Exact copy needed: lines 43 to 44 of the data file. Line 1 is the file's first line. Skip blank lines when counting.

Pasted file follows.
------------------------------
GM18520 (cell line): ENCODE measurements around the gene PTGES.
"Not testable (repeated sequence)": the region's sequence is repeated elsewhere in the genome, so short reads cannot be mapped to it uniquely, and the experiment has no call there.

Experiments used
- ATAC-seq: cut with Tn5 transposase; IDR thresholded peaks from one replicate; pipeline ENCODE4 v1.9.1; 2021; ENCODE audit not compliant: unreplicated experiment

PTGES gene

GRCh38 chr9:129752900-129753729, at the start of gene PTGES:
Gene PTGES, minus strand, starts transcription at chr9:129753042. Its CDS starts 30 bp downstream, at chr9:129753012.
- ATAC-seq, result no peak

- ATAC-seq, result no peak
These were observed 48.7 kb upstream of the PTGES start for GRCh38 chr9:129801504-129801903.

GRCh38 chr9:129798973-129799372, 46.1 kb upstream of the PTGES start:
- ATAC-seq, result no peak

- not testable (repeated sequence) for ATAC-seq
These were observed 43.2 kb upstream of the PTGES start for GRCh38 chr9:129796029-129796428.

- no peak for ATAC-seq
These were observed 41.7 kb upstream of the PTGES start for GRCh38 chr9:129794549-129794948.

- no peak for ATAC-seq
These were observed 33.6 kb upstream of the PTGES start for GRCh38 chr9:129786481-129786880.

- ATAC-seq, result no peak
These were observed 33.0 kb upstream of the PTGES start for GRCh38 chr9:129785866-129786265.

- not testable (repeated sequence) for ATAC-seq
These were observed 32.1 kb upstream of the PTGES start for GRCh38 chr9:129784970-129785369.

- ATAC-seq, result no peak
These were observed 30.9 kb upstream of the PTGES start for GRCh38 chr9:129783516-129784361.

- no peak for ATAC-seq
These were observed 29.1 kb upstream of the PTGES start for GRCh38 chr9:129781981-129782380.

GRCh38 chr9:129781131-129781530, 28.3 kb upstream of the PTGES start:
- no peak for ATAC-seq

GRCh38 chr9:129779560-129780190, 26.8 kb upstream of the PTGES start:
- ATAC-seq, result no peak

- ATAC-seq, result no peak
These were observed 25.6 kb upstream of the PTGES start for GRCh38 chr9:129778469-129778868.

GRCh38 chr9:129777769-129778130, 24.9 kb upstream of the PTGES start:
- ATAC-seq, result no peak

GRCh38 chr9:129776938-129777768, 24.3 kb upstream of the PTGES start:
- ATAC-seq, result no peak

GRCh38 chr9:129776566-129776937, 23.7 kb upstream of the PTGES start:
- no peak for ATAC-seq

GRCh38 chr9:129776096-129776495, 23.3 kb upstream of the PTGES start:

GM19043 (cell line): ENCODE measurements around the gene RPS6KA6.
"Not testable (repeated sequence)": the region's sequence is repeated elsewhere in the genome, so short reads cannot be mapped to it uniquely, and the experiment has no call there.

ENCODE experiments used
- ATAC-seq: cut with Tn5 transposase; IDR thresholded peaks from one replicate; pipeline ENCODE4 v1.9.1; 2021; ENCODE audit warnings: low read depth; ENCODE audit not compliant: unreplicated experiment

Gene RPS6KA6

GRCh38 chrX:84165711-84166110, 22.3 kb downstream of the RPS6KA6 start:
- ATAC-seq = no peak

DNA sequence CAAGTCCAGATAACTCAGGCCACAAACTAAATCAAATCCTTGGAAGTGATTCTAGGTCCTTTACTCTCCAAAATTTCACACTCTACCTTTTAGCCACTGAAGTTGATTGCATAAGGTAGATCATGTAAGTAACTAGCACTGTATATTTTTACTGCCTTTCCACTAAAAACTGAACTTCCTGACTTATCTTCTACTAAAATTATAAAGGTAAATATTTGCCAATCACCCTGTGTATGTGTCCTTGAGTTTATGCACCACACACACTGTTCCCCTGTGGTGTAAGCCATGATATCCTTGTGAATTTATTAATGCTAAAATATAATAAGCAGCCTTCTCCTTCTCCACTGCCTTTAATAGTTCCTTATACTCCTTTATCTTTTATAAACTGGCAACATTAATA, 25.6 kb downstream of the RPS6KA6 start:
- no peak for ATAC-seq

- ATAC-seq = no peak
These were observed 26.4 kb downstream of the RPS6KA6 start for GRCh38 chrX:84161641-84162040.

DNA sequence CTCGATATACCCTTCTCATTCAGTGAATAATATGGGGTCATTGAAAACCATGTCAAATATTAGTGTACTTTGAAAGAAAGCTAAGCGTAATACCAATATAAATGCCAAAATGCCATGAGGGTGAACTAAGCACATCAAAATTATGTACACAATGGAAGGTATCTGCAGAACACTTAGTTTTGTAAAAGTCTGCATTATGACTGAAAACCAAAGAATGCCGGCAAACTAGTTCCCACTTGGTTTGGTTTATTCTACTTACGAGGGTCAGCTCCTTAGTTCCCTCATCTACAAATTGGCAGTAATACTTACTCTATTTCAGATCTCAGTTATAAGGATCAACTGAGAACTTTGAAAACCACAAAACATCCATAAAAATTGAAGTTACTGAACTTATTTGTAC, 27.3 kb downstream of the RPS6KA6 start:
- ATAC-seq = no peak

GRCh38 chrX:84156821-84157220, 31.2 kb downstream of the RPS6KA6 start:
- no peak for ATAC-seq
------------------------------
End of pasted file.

- ATAC-seq: cut with Tn5 transposase; IDR thresholded peaks from one replicate; pipeline ENCODE4 v1.9.1; 2021; ENCODE audit warnings: low read depth; ENCODE audit not compliant: unreplicated experiment

Gene RPS6KA6